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♫This is how we do it♫

One of the questions we get most as the ISG is ‘How do I get started?’. The good news is, it's easier than you think.

It’s not an all or nothing and you don’t have to go from 0-100 overnight. You don’t have to undertake a full trial, a step change is a simple way to get started. Give it a go!

We thought it’d be a great idea to bring together examples of some of the ways - big and small - people are starting to incorporate a more risk-based approach to TTM into their work. 

We’re keen to make this a regular thing, so if you’ve got an example of how you’re moving toward a more risk-based approach to TTM, we’d love to hear from you - email info@ttm-isg.org with your example/s.

In the meantime, we have a few examples from the Northland Transportation Alliance about how they’re incorporating a more risk-based approach to TTM into their work:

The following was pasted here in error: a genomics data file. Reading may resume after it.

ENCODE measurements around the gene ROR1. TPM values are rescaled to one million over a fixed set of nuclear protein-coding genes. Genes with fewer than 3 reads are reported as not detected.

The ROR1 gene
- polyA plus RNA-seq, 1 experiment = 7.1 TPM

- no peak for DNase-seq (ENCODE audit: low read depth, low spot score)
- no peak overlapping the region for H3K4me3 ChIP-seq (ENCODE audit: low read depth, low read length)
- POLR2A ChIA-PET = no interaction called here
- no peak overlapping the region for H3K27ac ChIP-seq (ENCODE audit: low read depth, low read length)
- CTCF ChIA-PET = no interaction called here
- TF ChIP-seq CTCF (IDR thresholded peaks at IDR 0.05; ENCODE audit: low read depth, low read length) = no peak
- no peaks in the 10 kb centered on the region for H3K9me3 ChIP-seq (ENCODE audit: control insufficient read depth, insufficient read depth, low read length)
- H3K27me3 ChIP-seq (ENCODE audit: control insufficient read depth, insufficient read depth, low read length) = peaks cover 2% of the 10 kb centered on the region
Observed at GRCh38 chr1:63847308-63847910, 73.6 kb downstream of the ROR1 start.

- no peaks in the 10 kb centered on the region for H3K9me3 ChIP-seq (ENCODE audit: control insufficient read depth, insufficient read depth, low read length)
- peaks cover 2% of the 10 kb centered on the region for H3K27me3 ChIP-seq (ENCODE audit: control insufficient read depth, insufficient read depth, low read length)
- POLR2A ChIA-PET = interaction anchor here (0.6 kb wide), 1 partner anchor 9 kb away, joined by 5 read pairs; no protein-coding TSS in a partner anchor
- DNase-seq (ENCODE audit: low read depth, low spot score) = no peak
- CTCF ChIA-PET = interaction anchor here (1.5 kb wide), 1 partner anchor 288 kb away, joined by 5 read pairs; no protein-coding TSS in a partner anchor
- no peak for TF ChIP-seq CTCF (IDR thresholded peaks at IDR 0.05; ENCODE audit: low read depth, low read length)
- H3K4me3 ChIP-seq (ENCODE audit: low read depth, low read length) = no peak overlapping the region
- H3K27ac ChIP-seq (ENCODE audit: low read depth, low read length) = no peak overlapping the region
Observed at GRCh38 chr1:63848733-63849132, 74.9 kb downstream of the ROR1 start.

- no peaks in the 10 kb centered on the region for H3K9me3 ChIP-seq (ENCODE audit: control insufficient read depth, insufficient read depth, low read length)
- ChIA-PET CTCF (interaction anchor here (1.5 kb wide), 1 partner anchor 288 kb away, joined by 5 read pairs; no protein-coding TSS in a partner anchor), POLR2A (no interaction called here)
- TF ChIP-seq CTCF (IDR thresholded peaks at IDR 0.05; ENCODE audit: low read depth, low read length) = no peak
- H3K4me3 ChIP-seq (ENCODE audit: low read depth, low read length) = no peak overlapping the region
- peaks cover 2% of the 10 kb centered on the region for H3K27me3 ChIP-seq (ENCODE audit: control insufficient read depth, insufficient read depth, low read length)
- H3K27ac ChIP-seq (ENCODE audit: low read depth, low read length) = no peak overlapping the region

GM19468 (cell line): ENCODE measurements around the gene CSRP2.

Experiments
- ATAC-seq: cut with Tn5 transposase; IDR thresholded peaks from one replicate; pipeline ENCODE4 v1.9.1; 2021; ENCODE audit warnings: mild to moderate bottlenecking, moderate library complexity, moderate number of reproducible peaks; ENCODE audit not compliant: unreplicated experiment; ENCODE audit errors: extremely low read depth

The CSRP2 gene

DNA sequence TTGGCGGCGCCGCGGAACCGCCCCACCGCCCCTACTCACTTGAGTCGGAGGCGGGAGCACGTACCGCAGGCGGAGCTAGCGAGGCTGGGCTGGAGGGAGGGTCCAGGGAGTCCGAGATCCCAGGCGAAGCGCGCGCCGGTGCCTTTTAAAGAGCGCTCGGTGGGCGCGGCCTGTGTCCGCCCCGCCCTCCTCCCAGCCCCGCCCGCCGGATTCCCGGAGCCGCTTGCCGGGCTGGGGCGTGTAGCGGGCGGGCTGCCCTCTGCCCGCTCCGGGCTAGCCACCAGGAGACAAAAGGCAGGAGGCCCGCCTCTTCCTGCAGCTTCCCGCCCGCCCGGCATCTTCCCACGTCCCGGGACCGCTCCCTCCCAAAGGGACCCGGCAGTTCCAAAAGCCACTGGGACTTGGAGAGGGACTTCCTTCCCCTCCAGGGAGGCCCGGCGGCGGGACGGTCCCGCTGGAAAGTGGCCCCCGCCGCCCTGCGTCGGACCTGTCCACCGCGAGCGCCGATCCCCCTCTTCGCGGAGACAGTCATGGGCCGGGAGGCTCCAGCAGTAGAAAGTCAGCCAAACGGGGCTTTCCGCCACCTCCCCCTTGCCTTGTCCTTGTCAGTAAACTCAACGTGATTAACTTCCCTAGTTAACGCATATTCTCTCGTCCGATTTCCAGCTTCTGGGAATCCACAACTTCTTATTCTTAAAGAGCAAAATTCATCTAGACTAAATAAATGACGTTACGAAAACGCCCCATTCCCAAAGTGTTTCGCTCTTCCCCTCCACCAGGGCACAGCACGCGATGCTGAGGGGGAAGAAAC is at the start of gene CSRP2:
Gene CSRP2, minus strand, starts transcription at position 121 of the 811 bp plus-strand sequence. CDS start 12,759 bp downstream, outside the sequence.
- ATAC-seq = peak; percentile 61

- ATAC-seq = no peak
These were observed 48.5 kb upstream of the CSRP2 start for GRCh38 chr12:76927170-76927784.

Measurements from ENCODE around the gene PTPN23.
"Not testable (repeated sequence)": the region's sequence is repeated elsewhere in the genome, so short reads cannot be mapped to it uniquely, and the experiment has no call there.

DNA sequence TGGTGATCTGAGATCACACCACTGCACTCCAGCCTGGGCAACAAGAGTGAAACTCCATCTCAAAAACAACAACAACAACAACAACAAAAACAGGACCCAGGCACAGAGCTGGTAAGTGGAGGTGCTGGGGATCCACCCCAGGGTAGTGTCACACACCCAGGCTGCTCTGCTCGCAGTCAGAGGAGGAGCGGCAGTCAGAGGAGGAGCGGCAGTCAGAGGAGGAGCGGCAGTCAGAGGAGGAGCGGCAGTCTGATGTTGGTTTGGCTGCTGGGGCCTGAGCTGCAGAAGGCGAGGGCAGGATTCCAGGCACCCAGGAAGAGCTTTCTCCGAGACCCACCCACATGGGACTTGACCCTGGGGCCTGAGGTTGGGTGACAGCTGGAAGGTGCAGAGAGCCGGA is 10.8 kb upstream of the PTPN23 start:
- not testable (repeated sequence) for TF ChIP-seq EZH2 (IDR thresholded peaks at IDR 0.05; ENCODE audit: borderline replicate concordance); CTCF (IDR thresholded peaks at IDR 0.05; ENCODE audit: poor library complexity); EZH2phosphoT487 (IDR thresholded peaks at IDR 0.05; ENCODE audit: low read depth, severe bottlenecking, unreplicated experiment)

Risk Assessment

  • Site Specific Risk Assessment - NTA has made it a requirement for a site specific risk assessment to be submitted with all traffic management plans. They believe the key is to start and to “Give it a go” – 5Gs. It might not be perfect and they might not get it right first time, but like Shaquille O’Neal said: “Excellence is not a singular act but a habit. You are what you do repeatedly."
  • Plan-Do-Check-Act - NTA is challenging contractors to look at sites with a risk-based lens and put their CoPTTM lens to the side. Look at the cones and signs set out – do they have a purpose, do they make sense and are the controls being complied with? If not, review it.

Handing back control to the contractor

  • Changes from CoPTTM are highlighted by the contractor, assessed together and accepted and/or changes are agreed.
  • Contractors have flexibility to submit TMP forms that suit their needs, not necessarily the NZGTTM or COPTTM templates.

Overlapping Duties

  • Bringing the contractor or foreman for the job into TTM discussions when we engage with the STMS on worksites.

Our next steps are:

  • TMP Planning Process - Requirement to include details of who was involved in planning meetings and risk reviews in the TMP. Led by the 3Cs – consult, cooperate, coordinate.
  • TMP approval by Contractor PCBU - Getting the lead contractor to sign off the TMP before the Corridor Access Request (CAR) is submitted for risk review and Network Access Coordination approval by the CAR team.